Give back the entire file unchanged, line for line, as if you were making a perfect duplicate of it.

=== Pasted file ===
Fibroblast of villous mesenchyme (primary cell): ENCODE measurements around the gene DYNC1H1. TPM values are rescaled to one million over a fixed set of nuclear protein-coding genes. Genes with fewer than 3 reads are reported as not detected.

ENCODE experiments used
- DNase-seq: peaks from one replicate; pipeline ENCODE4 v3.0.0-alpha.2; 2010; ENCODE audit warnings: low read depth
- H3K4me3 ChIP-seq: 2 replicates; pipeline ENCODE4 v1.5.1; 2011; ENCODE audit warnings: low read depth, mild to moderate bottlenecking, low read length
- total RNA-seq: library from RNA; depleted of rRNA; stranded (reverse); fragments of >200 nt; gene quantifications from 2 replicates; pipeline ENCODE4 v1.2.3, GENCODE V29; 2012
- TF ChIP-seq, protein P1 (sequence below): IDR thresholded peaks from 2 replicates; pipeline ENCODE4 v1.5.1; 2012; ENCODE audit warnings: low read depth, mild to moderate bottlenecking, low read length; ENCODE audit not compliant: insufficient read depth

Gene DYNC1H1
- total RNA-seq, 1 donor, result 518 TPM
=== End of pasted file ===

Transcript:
Fibroblast of villous mesenchyme (primary cell): ENCODE measurements around the gene DYNC1H1. TPM values are rescaled to one million over a fixed set of nuclear protein-coding genes. Genes with fewer than 3 reads are reported as not detected.

ENCODE experiments used
- DNase-seq: peaks from one replicate; pipeline ENCODE4 v3.0.0-alpha.2; 2010; ENCODE audit warnings: low read depth
- H3K4me3 ChIP-seq: 2 replicates; pipeline ENCODE4 v1.5.1; 2011; ENCODE audit warnings: low read depth, mild to moderate bottlenecking, low read length
- total RNA-seq: library from RNA; depleted of rRNA; stranded (reverse); fragments of >200 nt; gene quantifications from 2 replicates; pipeline ENCODE4 v1.2.3, GENCODE V29; 2012
- TF ChIP-seq, protein P1 (sequence below): IDR thresholded peaks from 2 replicates; pipeline ENCODE4 v1.5.1; 2012; ENCODE audit warnings: low read depth, mild to moderate bottlenecking, low read length; ENCODE audit not compliant: insufficient read depth

Gene DYNC1H1
- total RNA-seq, 1 donor, result 518 TPM